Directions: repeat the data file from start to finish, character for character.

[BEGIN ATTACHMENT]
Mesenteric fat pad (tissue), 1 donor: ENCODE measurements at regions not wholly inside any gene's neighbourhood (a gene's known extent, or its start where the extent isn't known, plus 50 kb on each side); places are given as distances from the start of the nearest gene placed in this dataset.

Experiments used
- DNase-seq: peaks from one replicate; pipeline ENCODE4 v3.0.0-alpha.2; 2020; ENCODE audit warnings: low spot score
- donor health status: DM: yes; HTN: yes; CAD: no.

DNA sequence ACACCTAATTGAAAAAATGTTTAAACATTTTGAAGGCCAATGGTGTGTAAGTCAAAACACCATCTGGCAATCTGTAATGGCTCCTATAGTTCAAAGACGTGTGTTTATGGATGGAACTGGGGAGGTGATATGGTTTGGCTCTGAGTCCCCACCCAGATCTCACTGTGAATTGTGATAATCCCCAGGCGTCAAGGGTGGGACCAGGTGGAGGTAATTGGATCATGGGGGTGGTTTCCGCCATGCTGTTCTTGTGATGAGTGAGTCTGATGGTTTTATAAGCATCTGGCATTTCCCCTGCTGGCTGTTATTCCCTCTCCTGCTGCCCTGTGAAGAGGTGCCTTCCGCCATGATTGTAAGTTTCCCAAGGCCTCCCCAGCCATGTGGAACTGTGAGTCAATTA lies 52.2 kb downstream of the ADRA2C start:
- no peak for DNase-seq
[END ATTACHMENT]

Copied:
Mesenteric fat pad (tissue), 1 donor: ENCODE measurements at regions not wholly inside any gene's neighbourhood (a gene's known extent, or its start where the extent isn't known, plus 50 kb on each side); places are given as distances from the start of the nearest gene placed in this dataset.

Experiments used
- DNase-seq: peaks from one replicate; pipeline ENCODE4 v3.0.0-alpha.2; 2020; ENCODE audit warnings: low spot score
- donor health status: DM: yes; HTN: yes; CAD: no.

DNA sequence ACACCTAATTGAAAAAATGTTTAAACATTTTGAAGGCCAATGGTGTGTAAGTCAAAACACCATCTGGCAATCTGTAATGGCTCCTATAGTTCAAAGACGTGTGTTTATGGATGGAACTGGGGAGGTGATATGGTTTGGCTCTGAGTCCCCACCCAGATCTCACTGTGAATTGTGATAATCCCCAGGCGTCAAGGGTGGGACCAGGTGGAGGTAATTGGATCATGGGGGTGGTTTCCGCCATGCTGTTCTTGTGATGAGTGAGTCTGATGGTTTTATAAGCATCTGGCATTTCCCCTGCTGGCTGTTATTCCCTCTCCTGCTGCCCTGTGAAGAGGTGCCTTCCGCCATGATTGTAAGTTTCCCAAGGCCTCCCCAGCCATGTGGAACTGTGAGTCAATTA lies 52.2 kb downstream of the ADRA2C start:
- no peak for DNase-seq